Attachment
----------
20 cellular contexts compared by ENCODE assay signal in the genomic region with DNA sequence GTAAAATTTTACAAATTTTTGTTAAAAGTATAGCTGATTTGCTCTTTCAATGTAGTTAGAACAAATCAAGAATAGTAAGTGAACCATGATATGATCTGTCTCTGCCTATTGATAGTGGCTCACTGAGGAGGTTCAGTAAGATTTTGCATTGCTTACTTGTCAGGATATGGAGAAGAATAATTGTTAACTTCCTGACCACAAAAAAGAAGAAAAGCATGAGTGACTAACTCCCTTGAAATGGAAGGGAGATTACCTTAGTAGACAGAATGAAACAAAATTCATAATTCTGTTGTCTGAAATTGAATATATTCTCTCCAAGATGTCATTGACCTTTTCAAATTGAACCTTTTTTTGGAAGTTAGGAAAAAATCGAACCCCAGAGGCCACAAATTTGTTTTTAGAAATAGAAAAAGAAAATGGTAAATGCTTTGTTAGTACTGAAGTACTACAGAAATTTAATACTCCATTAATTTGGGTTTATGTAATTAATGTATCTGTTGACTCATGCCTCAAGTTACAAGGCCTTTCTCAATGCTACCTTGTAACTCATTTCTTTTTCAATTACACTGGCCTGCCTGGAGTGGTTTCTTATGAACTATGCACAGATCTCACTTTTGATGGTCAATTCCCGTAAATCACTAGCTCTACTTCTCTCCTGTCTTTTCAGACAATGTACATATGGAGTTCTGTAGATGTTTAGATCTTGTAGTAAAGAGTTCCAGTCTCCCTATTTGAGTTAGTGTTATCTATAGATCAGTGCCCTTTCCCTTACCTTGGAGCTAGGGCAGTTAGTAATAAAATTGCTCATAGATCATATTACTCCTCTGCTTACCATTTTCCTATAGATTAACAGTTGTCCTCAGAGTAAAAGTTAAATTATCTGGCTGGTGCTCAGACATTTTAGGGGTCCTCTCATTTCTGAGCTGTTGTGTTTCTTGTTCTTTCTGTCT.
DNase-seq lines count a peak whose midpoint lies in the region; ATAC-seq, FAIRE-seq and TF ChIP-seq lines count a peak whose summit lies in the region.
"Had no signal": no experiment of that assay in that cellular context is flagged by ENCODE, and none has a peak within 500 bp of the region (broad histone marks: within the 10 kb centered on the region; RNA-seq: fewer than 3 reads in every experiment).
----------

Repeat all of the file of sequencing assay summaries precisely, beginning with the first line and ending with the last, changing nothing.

20 cellular contexts compared by ENCODE assay signal in the genomic region with DNA sequence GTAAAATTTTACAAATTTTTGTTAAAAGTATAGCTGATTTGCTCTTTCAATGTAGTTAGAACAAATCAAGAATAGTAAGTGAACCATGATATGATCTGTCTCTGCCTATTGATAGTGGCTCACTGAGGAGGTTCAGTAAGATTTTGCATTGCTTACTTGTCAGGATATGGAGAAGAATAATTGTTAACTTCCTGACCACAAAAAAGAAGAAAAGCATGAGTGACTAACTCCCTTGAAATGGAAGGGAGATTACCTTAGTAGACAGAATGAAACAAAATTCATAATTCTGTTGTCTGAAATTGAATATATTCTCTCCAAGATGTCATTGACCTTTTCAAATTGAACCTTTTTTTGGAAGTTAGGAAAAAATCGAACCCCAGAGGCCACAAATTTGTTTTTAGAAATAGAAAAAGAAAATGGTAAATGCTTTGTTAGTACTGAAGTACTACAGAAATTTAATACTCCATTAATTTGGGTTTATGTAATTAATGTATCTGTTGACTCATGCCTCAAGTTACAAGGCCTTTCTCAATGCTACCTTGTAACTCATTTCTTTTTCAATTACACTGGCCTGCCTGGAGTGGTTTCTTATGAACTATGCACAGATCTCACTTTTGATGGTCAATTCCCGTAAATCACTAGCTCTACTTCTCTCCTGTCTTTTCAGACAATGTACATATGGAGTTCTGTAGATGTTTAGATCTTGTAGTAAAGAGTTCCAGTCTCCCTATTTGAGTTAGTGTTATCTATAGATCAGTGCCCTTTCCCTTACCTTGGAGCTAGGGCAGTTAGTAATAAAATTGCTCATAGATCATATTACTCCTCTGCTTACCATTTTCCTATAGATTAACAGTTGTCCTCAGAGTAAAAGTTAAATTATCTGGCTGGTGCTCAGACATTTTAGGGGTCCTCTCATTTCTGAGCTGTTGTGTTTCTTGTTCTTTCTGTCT.
DNase-seq lines count a peak whose midpoint lies in the region; ATAC-seq, FAIRE-seq and TF ChIP-seq lines count a peak whose summit lies in the region.
"Had no signal": no experiment of that assay in that cellular context is flagged by ENCODE, and none has a peak within 500 bp of the region (broad histone marks: within the 10 kb centered on the region; RNA-seq: fewer than 3 reads in every experiment).